The sacred curriculum also includes an equally authoritative textbook of sacred music:The Roman Gradual. It is entirely in Latin and contains only Gregorian chant. It was published after the Second Vatican Council in 1974, and carries the same authority as the Lectionary or Missal.

And how many know this, especially parish priests and their music directors?????:

  Ignatius Press also released The Proper of the Mass for Sundays and Feastdays by Fr. Samuel Weber, OSB, which is identical to the Roman Gradual only it is entirely in English, not Latin. 

My final comments: Shouldn't every bishop, priest and deacon be sued for liturgical malpractice if they did not know that the Roman Missal and three-year Lectionary are the primary "curriculum" of the Ordinary Form of the Mass?

And should not the same be sued, to include music ministers, who do not know that the Roman Gradual, the post-Vatican II revision of it released in 1974 is the curriculum for liturgical music in the Ordinary Form of the Catholic Church?????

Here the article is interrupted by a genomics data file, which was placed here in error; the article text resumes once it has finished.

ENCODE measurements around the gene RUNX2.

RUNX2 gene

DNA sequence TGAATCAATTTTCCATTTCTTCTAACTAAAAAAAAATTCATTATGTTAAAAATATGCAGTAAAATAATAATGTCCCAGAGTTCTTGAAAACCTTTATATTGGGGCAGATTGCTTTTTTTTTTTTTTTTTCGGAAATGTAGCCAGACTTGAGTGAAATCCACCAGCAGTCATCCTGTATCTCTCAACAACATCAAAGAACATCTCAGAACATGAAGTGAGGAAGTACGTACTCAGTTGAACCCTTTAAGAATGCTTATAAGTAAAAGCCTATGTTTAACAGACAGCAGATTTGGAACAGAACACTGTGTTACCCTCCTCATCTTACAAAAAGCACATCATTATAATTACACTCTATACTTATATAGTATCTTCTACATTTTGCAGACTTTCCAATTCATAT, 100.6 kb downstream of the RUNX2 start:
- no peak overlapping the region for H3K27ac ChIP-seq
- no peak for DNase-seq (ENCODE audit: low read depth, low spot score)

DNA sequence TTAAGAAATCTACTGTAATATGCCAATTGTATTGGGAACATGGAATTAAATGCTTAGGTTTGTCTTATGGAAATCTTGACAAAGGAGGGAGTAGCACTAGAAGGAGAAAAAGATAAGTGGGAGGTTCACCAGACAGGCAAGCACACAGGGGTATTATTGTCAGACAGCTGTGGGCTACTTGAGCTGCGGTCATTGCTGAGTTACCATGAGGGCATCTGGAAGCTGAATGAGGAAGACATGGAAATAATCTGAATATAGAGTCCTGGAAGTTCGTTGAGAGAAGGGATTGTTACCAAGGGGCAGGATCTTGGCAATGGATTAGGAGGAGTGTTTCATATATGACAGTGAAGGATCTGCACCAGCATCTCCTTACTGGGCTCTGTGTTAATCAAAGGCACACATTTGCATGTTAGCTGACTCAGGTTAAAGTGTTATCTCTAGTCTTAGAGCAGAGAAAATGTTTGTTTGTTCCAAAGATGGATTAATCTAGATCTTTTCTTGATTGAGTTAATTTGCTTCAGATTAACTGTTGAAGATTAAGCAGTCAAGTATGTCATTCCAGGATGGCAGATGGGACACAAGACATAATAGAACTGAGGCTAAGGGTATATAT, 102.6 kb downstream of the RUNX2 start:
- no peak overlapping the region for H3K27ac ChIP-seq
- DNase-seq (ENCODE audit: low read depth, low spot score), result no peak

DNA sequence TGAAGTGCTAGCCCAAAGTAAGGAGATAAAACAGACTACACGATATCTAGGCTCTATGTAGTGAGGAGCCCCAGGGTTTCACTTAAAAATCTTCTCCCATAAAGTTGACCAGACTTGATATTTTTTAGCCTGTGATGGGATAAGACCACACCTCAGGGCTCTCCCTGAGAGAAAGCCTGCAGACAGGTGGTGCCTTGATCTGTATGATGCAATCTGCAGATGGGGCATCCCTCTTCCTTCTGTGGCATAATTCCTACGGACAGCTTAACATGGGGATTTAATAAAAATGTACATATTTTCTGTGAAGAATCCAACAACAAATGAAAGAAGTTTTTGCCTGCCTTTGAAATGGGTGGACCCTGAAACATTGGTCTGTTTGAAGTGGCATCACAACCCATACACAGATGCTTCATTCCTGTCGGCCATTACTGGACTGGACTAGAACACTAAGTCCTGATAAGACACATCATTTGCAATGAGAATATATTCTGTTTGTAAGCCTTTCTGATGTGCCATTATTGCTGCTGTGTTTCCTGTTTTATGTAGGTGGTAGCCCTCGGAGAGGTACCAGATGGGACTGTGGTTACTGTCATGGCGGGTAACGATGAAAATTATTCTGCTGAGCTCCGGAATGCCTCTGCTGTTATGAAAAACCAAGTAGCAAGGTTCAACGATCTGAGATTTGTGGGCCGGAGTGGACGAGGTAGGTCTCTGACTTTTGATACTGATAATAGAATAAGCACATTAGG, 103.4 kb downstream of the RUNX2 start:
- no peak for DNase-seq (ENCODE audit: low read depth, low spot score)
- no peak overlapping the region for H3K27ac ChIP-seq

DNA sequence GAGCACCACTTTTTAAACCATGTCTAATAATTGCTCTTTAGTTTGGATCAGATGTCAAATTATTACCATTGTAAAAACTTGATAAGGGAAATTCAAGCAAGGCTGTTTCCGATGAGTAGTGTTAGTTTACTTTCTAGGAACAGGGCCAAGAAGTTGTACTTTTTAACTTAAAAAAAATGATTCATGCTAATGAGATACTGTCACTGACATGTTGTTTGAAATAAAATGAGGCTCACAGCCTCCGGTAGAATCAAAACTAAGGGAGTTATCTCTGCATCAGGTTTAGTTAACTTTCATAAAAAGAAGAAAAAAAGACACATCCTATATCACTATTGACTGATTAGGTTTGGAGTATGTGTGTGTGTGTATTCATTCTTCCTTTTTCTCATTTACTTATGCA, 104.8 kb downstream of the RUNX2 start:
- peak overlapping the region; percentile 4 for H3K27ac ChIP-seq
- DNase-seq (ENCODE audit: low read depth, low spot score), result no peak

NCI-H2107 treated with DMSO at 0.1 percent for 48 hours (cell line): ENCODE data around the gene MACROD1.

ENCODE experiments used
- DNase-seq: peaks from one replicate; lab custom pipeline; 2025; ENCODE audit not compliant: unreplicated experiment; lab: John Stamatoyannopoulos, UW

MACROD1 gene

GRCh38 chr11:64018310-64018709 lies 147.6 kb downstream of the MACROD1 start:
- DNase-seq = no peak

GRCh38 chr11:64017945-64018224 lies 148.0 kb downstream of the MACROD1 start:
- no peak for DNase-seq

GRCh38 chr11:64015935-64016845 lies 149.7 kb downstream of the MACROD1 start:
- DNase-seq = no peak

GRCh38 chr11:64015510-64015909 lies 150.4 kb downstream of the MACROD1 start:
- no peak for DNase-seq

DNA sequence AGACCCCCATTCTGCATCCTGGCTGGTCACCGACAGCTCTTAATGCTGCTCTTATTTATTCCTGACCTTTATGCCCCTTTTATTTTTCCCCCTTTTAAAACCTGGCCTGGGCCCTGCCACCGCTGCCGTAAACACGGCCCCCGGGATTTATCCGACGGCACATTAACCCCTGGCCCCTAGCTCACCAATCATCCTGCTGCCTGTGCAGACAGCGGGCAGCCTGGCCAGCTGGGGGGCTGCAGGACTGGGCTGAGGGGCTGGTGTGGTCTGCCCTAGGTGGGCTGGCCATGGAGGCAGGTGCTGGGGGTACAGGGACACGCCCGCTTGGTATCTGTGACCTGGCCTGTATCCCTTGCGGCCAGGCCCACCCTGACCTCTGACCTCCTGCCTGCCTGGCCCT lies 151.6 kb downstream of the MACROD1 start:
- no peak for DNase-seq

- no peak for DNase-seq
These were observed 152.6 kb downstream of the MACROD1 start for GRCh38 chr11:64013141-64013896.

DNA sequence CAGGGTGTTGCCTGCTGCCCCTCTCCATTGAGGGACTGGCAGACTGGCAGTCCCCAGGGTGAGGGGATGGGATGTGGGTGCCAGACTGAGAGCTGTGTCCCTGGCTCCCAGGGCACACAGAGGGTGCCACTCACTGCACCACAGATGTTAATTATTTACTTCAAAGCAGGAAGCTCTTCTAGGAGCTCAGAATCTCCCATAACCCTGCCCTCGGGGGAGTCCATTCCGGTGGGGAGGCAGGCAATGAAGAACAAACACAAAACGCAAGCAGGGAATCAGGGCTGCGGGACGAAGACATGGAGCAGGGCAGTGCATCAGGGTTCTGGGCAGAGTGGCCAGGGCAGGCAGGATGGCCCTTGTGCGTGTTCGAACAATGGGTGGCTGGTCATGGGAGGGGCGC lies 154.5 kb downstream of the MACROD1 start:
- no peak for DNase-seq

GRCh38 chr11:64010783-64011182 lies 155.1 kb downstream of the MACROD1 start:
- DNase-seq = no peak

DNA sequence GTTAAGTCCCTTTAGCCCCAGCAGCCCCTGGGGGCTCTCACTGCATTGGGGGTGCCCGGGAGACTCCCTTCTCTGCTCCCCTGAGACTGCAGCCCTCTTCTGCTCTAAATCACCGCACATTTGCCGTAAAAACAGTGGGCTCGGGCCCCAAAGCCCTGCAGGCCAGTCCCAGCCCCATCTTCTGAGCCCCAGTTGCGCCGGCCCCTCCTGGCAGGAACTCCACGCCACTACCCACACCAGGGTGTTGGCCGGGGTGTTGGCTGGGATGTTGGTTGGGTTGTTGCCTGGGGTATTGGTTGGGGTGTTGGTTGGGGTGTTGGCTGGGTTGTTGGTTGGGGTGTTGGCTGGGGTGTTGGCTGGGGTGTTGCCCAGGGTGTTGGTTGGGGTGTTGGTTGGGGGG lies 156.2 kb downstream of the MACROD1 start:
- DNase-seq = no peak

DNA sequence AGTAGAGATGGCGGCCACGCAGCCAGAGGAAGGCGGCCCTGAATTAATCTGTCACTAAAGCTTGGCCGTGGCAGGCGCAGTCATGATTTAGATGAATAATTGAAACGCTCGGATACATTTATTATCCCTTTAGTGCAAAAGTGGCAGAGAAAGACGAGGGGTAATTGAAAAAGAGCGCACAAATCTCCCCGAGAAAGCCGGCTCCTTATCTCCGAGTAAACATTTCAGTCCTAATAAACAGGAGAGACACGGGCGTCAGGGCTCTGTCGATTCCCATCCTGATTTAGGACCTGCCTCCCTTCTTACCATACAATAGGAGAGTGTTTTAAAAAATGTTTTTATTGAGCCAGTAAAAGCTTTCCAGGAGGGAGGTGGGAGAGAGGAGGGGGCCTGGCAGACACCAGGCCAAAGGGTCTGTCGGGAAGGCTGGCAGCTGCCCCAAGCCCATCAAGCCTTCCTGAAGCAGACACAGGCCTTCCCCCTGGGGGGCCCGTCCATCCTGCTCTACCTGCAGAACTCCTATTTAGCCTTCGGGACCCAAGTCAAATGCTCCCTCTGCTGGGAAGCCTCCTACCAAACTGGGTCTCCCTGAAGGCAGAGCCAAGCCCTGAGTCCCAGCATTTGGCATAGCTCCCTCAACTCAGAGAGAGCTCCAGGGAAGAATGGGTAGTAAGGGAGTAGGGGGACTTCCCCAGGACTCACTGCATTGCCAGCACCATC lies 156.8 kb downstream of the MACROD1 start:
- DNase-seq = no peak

6 comments:

Fr. Allan J. McDonald said...

Let me be the first to comment. How many Catholics, clergy and laity alike, know that the revised Ordinary Form Mass has the option of having the Gradual replace the Responsorial Psalm from the lectionary when chanted? Yes, the 1973, post Vatican II Gradual allows for a chanted gradual. How many of our priests and music ministers know this? Have you ever heard the gradual chanted, even in English, at an Ordinary Form Mass?????

Anonymous said...

Father,
Three years ago, almost to the day, my son and his bride celebrated their marriage using the NO. My son loves chant and all the propers and ordinary were chanted and my son chanted the Gradual. I have not heard a chanted Gradual since then.